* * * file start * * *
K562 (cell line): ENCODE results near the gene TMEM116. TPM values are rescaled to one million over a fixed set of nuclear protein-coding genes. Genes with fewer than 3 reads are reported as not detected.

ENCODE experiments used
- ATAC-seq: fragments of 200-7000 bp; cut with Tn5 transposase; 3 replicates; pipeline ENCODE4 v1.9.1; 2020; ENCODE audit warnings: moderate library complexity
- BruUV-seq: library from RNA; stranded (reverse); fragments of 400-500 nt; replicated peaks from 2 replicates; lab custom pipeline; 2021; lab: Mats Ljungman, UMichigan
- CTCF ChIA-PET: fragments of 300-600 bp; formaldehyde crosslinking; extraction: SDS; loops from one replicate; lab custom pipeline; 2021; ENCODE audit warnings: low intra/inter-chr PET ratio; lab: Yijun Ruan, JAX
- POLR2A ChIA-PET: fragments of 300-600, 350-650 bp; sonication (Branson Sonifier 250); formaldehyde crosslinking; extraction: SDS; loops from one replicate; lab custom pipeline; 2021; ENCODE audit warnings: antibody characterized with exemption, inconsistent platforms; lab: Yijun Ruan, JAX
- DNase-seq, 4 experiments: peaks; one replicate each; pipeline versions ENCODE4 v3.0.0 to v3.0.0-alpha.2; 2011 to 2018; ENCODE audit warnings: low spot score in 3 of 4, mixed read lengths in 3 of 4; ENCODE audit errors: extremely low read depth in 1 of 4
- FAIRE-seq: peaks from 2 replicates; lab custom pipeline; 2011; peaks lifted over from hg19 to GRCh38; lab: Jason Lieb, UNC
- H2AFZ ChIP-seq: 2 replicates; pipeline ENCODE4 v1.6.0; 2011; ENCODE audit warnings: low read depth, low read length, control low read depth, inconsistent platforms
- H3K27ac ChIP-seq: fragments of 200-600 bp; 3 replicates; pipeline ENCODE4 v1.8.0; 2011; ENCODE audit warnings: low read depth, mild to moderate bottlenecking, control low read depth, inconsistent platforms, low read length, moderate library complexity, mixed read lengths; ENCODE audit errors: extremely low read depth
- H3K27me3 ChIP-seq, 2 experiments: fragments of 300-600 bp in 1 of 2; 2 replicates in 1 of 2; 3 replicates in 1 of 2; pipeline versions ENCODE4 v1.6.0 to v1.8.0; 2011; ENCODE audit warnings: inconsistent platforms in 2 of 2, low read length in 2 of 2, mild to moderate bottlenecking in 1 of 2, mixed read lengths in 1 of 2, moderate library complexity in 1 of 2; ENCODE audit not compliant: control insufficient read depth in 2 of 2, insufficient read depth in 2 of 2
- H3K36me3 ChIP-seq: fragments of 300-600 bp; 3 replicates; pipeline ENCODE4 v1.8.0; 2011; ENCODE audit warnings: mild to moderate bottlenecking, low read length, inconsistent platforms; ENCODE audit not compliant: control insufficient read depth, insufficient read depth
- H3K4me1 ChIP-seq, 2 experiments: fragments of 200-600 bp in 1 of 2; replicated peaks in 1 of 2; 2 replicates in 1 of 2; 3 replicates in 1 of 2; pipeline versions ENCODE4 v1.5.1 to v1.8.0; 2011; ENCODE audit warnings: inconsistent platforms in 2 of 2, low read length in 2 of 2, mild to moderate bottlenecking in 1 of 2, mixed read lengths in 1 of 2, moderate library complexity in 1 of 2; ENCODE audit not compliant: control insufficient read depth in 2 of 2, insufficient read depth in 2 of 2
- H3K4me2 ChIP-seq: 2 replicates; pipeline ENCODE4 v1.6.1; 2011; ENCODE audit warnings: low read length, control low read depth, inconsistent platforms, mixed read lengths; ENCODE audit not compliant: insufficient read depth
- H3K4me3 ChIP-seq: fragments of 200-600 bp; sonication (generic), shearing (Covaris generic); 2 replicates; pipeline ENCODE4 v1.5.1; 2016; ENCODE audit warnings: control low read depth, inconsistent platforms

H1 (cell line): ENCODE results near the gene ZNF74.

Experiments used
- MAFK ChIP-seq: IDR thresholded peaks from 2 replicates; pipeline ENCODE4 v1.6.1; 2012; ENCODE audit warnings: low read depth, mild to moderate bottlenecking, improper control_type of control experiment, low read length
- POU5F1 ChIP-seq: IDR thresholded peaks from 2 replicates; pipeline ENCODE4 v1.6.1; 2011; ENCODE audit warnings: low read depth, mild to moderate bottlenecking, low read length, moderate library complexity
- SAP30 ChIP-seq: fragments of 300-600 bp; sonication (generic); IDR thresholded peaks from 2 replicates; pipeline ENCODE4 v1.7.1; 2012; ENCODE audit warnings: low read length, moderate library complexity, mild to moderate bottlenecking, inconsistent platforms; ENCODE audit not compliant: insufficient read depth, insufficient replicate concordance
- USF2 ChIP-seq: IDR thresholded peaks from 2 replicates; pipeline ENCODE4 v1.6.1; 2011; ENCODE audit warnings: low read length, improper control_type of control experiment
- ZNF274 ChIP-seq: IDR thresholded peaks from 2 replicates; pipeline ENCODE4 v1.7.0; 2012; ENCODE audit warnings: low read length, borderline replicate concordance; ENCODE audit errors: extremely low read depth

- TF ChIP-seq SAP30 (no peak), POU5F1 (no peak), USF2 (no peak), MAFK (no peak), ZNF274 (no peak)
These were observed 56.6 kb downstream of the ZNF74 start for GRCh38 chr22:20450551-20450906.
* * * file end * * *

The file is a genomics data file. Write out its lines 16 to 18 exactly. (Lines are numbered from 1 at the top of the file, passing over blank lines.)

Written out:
H1 (cell line): ENCODE results near the gene ZNF74.

Experiments used
- MAFK ChIP-seq: IDR thresholded peaks from 2 replicates; pipeline ENCODE4 v1.6.1; 2012; ENCODE audit warnings: low read depth, mild to moderate bottlenecking, improper control_type of control experiment, low read length